Glen Campbell’s widow, Kim Campbell, has filed a claim seeking over a half-million dollars in reimbursement from the late singer’s estate to cover the medical costs incurred caring for the singer’s medical costs.
According to the Tennessean, Campbell has filed a claim for $506,380 in Davidson Probate Court in Nashville. Her filing claims that amount covered costs associated with his care while he was battling Alzheimer’s disease, which included legal fees and building a security fence.
She has also filed a claim for $14,246 to recover an insurance payment that she says was erroneously paid to the estate in error.
According to her claim, the insurance payment to cover the cost of repairing water damage caused by plumbing defects should have been paid to a family trust, which owns the property in Agoura Hills, California.
The residential property, which is up for sale for a little under $1 million, includes a recording studio.
Another family trust owns the property where the Campbells resided on Battery Lane in Nashville. That 2-acre property includes an 8,586-square-foot residence. It was purchased for $1.8 million. Kimberly Campbell is the trustee of both trusts.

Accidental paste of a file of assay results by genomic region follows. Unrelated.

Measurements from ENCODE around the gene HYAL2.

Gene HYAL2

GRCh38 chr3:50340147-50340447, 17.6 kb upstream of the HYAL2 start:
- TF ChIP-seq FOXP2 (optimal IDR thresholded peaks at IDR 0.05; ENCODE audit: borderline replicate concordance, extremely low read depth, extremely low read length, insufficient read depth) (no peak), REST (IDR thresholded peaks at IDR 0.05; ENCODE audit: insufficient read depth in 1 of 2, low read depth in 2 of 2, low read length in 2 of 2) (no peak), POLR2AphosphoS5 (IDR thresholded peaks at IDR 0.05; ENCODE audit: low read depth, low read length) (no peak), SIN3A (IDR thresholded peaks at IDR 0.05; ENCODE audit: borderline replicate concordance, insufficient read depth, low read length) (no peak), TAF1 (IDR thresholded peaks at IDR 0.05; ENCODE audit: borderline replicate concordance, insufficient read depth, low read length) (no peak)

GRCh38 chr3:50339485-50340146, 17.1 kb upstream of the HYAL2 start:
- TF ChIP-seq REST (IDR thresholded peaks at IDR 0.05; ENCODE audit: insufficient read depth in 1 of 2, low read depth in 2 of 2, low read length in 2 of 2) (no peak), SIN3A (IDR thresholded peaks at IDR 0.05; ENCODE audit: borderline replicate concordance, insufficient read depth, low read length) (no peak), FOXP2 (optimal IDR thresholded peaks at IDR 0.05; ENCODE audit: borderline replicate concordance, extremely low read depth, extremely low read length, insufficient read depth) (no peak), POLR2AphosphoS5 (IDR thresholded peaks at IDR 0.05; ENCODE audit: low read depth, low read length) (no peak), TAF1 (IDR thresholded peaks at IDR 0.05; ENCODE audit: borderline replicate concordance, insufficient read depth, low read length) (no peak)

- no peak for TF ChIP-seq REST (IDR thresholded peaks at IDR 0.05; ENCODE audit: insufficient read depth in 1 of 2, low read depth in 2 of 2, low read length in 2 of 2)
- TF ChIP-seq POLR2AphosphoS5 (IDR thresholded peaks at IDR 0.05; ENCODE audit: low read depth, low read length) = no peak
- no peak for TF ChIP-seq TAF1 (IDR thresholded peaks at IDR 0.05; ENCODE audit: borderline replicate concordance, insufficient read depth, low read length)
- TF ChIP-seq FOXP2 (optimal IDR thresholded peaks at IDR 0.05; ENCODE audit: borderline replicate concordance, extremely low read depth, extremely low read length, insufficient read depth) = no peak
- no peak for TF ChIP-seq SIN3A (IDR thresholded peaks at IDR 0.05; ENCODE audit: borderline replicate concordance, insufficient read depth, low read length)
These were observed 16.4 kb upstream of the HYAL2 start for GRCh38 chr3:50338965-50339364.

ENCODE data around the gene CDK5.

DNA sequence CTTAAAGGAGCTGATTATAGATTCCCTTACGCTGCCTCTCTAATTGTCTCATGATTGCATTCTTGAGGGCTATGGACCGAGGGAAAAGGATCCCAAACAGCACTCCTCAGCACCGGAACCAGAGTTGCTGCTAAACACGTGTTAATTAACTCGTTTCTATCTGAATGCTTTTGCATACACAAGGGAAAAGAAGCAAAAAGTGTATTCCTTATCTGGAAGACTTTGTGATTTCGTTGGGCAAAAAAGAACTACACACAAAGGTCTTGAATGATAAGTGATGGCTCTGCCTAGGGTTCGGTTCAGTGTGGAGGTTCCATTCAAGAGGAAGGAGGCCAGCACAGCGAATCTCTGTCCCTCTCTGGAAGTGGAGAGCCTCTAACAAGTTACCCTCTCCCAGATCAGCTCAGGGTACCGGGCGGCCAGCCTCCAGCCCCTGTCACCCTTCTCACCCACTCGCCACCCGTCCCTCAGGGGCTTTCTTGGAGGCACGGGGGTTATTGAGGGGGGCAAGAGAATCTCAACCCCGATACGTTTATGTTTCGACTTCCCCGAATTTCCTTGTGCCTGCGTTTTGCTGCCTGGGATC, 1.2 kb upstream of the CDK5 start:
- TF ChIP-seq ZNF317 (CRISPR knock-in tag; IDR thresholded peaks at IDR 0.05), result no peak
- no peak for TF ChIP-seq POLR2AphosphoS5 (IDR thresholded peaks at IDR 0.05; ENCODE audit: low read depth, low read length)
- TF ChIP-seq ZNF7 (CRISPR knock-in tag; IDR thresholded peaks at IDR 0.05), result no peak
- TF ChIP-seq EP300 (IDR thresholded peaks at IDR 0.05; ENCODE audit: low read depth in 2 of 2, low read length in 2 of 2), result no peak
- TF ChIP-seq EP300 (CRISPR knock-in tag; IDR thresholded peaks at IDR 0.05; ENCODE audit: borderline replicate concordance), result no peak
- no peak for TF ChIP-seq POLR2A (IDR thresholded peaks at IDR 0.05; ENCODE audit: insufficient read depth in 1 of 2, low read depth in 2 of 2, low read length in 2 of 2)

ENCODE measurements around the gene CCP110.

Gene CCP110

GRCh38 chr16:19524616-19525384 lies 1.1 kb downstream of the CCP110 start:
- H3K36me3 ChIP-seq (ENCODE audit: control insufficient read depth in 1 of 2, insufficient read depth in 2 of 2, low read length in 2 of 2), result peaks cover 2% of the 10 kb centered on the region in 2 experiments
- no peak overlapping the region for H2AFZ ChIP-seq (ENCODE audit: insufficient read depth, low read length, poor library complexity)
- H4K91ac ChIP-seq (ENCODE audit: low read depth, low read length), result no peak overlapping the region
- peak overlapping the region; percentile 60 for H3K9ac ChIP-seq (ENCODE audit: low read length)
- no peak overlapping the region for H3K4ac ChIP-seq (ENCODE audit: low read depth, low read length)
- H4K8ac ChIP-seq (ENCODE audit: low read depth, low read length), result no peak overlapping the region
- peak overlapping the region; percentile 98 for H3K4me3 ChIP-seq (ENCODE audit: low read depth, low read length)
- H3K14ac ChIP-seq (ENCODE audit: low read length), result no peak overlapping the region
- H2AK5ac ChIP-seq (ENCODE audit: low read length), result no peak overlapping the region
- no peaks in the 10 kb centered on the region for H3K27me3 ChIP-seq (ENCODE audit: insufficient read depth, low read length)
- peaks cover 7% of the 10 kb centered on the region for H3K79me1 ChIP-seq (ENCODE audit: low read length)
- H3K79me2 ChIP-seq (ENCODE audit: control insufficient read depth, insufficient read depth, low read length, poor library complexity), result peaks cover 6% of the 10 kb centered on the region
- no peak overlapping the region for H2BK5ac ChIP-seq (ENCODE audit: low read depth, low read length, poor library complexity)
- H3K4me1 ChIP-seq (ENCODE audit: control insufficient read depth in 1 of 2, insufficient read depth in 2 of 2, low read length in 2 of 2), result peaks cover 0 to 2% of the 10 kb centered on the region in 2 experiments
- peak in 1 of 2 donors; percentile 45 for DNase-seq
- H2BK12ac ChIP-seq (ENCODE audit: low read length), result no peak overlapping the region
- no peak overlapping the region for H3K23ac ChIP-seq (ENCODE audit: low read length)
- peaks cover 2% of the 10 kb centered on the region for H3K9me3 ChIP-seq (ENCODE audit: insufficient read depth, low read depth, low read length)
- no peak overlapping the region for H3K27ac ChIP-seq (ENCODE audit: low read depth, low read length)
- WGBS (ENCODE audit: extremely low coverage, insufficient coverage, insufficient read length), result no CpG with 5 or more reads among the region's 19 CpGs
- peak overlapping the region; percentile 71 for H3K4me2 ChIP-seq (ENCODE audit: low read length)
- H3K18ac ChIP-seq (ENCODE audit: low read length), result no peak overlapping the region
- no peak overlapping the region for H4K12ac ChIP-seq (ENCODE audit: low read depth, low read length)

Glen Campbell died on Aug. 8, 2017, after battling Alzheimer’s since 2011. His estimated $50 million estate has become the subject of a legal battle; Campbell’s 13-page will, dated Sept. 1, 2006, excludes Campbell’s daughter Kelli and sons William Travis and Wesley Kane from benefitting directly from his estate. They are the children from his marriage to his second wife, Billie Jean Nunley, which ended in divorce in 1976. Campbell was married four times and fathered eight children.
Those three children have filed a legal challenge to Campbell’s will, and Campbell’s longtime publicist, Sanford Brokaw, received a subpoena to testify to “provide proof of the decedent’s capacity since 2002.”
Campbell’s oldest children, Debby and Travis, previously won a legal victory over a claim that Kim Campbell was denying them the right to visit their father during his illness.
In May of 2016, Tennessee Governor Bill Haslam signed a bill called the Campbell / Falk Act into law. The law allows family members and close friends of a person with Alzheimer’s disease, dementia or other disabilities to visit a loved one in person, or maintain contact with them by phone, email or mail, despite the stated wishes of a legally appointed conservator.
Other filings in the estate show that Glen Campbell owned a stake in the Arizona Diamondbacks. A recently approved order bars the use of the Diamondback interests to cover expenses.
Glen Campbell had been placed in a conservatorship in 2015, but the filings in his case have been sealed.
The will filed in the Campbell estate case is being challenged by three of Campbell’s children who have been specifically excluded from receiving any benefits.